Is Effective Communication Synonymous With Being Long-winded?
When people read the title of an article and identify that the topic is communication, the first assumption or reaction can be dreading the verbosity that more often than not will inevitably follow. Communicating about effectively communicating, whether it be in articles, workshops, or presentations, tends to be complex and therefore wordy as it requires a look into this multifaceted area that carries such a heavy weight on the scales of success in most all aspects of life. Do not let this reality cast a shadow of a doubt on one of the most important cornerstones of communication, namely that: effectively communicating, in any and all forms, does not always equate to or demand a lengthy or prolonged correspondence! Communication is defined as “a process by which information is exchanged between individuals through a common system of symbols, signs, or behavior.”1 Nowhere in that definition does it make mention to an exercise in verboseness as a requisite part of completing the desired action. Longer is not always better when it comes to communication and once that is realized, it can completely change 1) the way you approach communication as a whole and 2) the hesitance that some may have to try and make a change in an attempt for improvement (yes it is true, even minor changes can have major impacts). In that vein, below are 10 short tips, which are tried and true from experienced professionals, on how to become a better communicator:
1. Do not be a know-it-all, even if you know it all: A platform or opportunity for one thing, namely communication, should not be plugged with unnecessary information simply because there is a captive audience readily available.
2. When in doubt, get face to face or pick up the phone: Email and text messages however convenient commonly can leave out necessary components of delivery that can only be seen or heard in someone’s face or voice.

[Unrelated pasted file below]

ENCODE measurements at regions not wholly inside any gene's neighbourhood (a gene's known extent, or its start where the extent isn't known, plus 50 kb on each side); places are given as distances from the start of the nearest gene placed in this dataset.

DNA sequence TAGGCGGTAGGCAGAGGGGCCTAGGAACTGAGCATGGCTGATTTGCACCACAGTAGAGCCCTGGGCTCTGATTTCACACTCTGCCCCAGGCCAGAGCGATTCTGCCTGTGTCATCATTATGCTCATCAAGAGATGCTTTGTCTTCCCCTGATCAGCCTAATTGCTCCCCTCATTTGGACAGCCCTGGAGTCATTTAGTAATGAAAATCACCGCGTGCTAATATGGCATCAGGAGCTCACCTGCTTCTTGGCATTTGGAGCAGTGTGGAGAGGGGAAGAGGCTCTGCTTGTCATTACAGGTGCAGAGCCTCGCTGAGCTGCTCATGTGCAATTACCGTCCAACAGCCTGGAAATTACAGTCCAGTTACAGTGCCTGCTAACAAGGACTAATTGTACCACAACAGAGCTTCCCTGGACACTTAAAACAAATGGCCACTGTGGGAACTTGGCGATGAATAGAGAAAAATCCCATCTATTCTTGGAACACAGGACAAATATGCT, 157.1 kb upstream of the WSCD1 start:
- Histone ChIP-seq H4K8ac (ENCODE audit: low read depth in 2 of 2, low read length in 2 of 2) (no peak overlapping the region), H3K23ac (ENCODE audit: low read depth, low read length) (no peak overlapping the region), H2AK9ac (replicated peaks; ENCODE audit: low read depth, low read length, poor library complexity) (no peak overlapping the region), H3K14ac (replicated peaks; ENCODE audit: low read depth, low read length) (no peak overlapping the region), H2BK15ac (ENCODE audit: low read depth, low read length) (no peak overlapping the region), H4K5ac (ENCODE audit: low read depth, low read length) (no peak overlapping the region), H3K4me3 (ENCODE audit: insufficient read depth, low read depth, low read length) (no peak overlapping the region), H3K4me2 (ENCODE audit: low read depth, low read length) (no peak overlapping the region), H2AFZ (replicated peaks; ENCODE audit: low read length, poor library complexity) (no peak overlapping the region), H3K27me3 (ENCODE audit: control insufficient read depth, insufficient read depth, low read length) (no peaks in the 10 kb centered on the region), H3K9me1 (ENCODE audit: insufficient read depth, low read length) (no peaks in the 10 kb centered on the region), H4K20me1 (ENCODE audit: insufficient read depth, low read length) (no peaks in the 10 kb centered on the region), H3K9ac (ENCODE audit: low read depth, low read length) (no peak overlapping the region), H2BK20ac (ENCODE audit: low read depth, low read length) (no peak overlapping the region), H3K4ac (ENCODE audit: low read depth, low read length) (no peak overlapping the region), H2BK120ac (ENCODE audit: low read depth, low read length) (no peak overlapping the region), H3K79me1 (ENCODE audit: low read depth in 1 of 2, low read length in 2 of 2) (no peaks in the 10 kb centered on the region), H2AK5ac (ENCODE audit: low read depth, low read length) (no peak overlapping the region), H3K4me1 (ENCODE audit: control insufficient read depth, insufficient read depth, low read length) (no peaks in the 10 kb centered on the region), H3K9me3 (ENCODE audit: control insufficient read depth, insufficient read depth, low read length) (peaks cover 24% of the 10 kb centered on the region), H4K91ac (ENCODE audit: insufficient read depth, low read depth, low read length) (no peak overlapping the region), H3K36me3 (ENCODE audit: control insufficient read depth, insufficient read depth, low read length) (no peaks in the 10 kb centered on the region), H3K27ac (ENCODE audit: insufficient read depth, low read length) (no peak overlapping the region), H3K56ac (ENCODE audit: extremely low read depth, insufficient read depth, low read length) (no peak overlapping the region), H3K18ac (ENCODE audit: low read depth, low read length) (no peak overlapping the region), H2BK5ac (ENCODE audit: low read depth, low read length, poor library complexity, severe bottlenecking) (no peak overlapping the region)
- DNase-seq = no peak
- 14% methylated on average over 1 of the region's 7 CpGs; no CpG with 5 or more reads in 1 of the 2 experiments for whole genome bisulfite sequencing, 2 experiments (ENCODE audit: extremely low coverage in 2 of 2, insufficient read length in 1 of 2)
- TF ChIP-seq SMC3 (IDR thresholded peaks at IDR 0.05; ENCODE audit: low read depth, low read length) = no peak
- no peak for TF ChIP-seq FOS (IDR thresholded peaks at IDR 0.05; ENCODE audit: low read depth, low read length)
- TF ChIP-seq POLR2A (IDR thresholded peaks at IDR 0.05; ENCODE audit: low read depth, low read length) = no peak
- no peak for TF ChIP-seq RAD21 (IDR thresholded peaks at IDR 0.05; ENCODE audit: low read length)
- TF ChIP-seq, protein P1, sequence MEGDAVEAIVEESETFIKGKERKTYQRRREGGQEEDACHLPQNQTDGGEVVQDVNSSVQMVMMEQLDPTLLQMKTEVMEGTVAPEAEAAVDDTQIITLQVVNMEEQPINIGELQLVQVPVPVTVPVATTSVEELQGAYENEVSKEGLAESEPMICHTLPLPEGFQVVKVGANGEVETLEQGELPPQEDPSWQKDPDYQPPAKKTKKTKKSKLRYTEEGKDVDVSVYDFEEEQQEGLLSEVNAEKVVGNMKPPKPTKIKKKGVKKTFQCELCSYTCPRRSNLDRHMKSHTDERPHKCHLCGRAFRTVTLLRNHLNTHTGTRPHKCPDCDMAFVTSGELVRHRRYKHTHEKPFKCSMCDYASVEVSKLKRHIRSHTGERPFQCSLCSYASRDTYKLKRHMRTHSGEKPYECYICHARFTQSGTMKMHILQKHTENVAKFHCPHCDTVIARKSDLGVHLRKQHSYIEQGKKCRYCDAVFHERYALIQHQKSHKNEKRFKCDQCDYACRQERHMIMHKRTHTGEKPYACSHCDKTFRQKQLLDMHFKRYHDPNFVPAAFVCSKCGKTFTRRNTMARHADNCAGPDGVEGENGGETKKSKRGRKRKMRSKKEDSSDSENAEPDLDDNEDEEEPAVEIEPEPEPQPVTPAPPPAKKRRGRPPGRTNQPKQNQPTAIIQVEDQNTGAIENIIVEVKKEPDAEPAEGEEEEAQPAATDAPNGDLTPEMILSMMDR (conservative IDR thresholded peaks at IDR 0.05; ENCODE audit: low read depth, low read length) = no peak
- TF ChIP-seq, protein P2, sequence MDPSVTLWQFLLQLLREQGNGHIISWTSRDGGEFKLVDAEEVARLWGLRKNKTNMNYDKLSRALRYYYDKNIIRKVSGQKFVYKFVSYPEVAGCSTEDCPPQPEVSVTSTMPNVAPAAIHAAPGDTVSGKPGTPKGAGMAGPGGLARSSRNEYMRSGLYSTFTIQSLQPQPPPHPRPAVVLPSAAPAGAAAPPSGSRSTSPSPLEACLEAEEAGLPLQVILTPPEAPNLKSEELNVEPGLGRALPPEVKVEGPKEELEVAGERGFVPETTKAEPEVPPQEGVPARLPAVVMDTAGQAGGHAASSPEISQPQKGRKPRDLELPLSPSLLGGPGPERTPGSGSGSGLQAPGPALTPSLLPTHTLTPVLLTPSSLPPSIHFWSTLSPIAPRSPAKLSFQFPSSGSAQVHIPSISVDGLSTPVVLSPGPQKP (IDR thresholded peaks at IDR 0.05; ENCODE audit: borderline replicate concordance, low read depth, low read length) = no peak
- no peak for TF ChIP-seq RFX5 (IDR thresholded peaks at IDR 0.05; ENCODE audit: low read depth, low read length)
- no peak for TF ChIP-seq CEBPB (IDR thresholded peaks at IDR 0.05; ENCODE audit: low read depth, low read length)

3. Your body language can be louder than your voice: An example of this can be seen in the all too common scenario of someone being on their cellphone mid-meeting or conversation. If you are texting while simultaneously engaging in a face to face conversation, your body language is communicating that your attention is elsewhere. Additionally, when our attention is being pulled in different directions, we become increasingly vulnerable to mishearing information, which is never a smart choice.
4. Be mindful about not cutting people off mid-sentence: Even the most clear of communications can be overshadowed by non-compliance with the most basic business etiquette principles.
5. People will hang on your words, so choose them carefully: Proper wording is important to not only convey the desired message to listeners in real time verbally, but also as a point of reference in the form of an email or notes taken post interaction.
6. There is no such thing as being too clear when verbalizing expectations: The assumptions that so often become a necessary evil of unclear communication can bring along catastrophic downstream consequences and countless hours of rework.
7. Be proactive in setting the desired tone and let others follow your lead: Set the tone for inclusivity by being open and free to both sharing knowledge and receiving knowledge, including accepting constructive criticism.
8. A response is of no use if it is not accurate: When put on the spot do not be afraid to request some time to adequately get back to someone with an accurate response to a question. Over promising as a result of knee-jerk reaction communication, especially when it comes to time estimates, does not benefit anyone.
9. Non-communication is a form of communication in and of itself: Make it a point to always respond back to someone, regardless of the nature or scale of the correspondence, in a timely manner.
10. Leading with parroting or paraphrasing can pay dividends in the long run: When discussing a topic where there seems to be a mismatch of understanding between parties, be sure to include a reiteration of what you just heard or as to what was earlier stated before moving forward with the correspondence. Communication is like building blocks, and an understanding of the context of each block is required before the next one can be laid.